Briefly she looks up, those starry eyes meeting the eyes of the much taller auburn-haired woman who is now more or less standing over her. Midnight lips form an 'o' as stars shift and sway across her form, perhaps even reacting to that motion and the implicit emotions that follow. It is hard to read the thoughts of a galaxy from the expressions worn on its visage but at a guess the best interpretation is 'surprise', or perhaps raw, vivid curiosity.

It is then that her hand contacts the camera. It disappears inside of the girl's hand and simply ceases to be present. Pop.


Marie-Ange draws 14 Temperance.


It's the kind of thing that stuns a girl for a moment, realizing that not only is there life beyond the stars — she's met some — but realizing that the stars /themselves/ seem to have taken life? Oh, it was a sign of a coming apocalypse if there was any! Or was it? The question would have to be answered by the only ones she really trusted /to/ answer that particular question. Her cards.

Hand dips down into her pocket, into the pouch where Marie keeps her beloved deck, fingers search… and pull. Temperance. A card about balance. A card about relationships, and making new approaches. There's a new shading of red that crosses over the shorter redhead's cheeks as though cross her mind, before the card is tucked away.

Yes, she saw the camera disappear. No, she's not going to leave her cards out in sight — if the… woman? Is that even the right term? — wants her cards, she'll have to trespass! Instead, after a moment of hesitation, Marie extends her hand /towards/ the girl made of stars, stepping forward — and even protectively in front of Scarlett to do so. If she's wrong…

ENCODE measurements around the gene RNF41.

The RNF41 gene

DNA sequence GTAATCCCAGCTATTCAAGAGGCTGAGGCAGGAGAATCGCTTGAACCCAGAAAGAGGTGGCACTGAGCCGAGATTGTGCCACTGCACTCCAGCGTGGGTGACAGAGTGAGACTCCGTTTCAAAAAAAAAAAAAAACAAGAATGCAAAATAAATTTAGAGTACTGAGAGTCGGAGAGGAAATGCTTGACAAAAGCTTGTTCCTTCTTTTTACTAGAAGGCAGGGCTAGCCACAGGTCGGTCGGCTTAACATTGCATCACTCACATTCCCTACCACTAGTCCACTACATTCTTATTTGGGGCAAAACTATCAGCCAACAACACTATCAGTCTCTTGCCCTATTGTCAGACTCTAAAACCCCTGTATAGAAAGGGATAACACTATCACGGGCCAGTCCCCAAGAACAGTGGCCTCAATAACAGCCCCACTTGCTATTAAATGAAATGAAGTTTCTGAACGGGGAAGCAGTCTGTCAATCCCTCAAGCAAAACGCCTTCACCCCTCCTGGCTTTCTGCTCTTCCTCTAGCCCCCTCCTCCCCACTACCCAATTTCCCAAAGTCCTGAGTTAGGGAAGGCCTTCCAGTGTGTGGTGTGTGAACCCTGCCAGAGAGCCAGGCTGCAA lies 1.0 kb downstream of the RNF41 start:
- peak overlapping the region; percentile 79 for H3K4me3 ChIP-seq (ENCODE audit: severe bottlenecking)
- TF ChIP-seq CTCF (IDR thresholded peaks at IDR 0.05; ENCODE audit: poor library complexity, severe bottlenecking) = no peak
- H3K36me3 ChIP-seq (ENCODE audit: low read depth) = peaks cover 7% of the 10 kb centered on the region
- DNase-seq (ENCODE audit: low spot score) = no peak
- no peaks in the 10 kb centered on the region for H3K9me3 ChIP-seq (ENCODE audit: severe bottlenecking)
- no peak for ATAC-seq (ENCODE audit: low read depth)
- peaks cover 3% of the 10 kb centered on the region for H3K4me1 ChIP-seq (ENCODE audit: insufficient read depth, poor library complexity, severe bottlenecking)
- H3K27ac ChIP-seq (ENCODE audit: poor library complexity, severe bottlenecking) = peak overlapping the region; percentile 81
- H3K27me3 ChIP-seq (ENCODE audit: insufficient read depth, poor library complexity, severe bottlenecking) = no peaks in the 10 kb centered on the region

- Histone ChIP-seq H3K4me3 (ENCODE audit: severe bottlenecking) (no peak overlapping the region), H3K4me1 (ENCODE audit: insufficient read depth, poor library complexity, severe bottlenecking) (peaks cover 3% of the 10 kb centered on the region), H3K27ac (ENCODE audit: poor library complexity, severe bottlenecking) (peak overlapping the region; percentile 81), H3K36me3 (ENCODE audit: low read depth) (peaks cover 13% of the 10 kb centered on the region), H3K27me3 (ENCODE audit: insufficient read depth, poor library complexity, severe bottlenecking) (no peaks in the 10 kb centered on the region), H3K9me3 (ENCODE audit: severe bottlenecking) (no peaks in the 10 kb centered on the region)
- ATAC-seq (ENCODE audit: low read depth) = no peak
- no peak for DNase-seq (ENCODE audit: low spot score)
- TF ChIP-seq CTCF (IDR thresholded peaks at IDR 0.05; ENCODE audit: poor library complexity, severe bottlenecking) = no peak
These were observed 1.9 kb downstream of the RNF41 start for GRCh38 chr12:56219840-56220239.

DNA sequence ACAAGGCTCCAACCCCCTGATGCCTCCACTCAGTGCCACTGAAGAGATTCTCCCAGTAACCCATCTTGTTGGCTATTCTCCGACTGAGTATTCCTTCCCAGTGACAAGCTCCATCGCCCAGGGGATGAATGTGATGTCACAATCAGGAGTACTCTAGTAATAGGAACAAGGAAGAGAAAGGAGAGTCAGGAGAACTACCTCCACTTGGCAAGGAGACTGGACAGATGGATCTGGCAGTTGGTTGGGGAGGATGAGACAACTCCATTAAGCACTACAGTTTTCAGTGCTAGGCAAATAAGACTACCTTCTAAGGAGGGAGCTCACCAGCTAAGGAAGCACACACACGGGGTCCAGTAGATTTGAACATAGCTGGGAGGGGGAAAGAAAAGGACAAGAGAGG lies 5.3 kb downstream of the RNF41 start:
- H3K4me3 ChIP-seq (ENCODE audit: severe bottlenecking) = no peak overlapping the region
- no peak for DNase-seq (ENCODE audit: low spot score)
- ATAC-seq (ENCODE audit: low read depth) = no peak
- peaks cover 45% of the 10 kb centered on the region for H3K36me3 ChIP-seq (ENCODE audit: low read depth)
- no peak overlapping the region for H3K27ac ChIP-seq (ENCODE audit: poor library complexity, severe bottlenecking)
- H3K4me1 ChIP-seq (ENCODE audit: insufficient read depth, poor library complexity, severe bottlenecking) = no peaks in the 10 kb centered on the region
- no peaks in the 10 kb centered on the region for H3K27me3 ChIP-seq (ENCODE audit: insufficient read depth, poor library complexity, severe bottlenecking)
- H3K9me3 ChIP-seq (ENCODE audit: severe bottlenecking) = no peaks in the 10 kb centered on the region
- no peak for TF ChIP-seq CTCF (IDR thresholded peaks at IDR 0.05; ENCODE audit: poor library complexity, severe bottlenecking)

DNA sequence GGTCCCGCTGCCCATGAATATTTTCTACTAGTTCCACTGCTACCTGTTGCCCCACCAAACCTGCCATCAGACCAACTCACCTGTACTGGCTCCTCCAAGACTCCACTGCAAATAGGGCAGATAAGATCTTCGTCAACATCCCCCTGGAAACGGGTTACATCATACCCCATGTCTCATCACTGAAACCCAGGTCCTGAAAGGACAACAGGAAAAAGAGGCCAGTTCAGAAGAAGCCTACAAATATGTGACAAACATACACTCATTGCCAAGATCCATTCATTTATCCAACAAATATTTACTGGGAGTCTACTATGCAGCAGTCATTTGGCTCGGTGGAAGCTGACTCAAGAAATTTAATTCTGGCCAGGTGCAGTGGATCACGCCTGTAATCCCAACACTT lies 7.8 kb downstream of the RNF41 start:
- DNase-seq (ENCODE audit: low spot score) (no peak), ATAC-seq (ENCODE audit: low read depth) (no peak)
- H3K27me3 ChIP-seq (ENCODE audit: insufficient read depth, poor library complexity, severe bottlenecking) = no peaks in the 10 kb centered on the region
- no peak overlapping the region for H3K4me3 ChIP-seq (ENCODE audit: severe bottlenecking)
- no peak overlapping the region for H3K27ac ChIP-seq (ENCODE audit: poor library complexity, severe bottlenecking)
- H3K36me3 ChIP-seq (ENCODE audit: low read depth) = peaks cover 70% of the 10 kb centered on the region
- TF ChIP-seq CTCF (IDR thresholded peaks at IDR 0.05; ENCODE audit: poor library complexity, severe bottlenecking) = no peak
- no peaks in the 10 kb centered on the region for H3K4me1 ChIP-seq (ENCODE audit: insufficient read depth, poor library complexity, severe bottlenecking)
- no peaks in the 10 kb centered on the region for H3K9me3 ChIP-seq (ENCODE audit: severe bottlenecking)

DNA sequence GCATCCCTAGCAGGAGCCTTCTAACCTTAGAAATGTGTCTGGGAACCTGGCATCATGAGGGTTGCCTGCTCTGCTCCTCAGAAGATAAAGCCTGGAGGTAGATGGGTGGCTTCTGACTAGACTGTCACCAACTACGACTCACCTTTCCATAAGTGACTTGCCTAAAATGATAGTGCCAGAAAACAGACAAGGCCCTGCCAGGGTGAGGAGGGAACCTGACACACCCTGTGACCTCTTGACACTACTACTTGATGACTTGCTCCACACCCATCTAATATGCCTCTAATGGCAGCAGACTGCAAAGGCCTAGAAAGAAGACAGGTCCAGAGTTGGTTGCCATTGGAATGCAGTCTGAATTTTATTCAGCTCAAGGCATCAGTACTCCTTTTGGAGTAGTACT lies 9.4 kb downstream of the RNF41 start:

"Hello. My name is Marie." she offers simply.

As for anyone being hurt? Well… she doesn't think so, otherwise she would've said so, but this might be the ultimate test to find out.


Of all the people in Greenwich Village least likely to be terrorised by the sudden appearance of the galactic arms in a form with considerably more limbs and trunk and torso than any astronomy class ever covered, it may be Marie. Or Scarlett. The young woman extracts her arm from the remaining sleeve, folding her leather coat over her forearm, a banner of peace if one could possibly imagine it. Crossing diagonally over her torso, her bag strap allows for a fairly sensitive awareness for sudden shifts or tugs displacing the weight of the canvas messenger bag rested upon her hip, slipped looser behind her to allow for more efficient queuing. Columbia University does teach a girl something about lining up, even if she might not recollect the circumstances when she first discovered that mannered approach to the world. Thus the plait-crowned redhead out of the pair turns a little more to observe this phenomenon of a literal embodiment of the cosmos picking at her camera, dusting it with the radiant reflections of interstellar nurseries, and catch a fingertip upon the lens. Would she could trigger the oculus remotely! Alas, Scarlett lacks that capacity in her unusual suite of gifts, and her Kodak vanishes in a heartbeat from its place. The flap protecting the body for the camera slumps inwards for lack of any physical support, leaving a sagging inward bow in its wake.

Proof is in the pudding, when matters happen. Kindness and compassion come from the woman wielding her beloved cards, introductions and greeting. Protectiveness manifested does not quite elude her notice, though those auroral green eyes turn with complete fascination upon the skyclad newcomer. Literally skyclad. And the bohemian is a bohemian. Naturally there lies some affinity there.